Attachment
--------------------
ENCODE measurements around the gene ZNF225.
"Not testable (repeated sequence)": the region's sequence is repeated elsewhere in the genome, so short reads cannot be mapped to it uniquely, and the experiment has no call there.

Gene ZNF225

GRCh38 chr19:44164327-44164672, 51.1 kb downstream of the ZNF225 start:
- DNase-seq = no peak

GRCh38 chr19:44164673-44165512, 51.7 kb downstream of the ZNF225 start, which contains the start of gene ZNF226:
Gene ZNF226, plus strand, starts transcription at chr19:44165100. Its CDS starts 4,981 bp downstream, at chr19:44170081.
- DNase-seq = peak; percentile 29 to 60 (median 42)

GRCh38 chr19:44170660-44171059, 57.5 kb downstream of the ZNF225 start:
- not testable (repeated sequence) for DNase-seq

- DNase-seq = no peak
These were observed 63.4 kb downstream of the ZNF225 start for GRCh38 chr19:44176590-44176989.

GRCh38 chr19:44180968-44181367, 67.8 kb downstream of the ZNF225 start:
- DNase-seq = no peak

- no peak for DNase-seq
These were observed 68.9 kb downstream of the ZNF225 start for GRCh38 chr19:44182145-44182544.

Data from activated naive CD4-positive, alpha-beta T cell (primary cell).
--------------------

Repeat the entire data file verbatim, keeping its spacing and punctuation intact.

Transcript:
ENCODE measurements around the gene ZNF225.
"Not testable (repeated sequence)": the region's sequence is repeated elsewhere in the genome, so short reads cannot be mapped to it uniquely, and the experiment has no call there.

Gene ZNF225

GRCh38 chr19:44164327-44164672, 51.1 kb downstream of the ZNF225 start:
- DNase-seq = no peak

GRCh38 chr19:44164673-44165512, 51.7 kb downstream of the ZNF225 start, which contains the start of gene ZNF226:
Gene ZNF226, plus strand, starts transcription at chr19:44165100. Its CDS starts 4,981 bp downstream, at chr19:44170081.
- DNase-seq = peak; percentile 29 to 60 (median 42)

GRCh38 chr19:44170660-44171059, 57.5 kb downstream of the ZNF225 start:
- not testable (repeated sequence) for DNase-seq

- DNase-seq = no peak
These were observed 63.4 kb downstream of the ZNF225 start for GRCh38 chr19:44176590-44176989.

GRCh38 chr19:44180968-44181367, 67.8 kb downstream of the ZNF225 start:
- DNase-seq = no peak

- no peak for DNase-seq
These were observed 68.9 kb downstream of the ZNF225 start for GRCh38 chr19:44182145-44182544.

Data from activated naive CD4-positive, alpha-beta T cell (primary cell).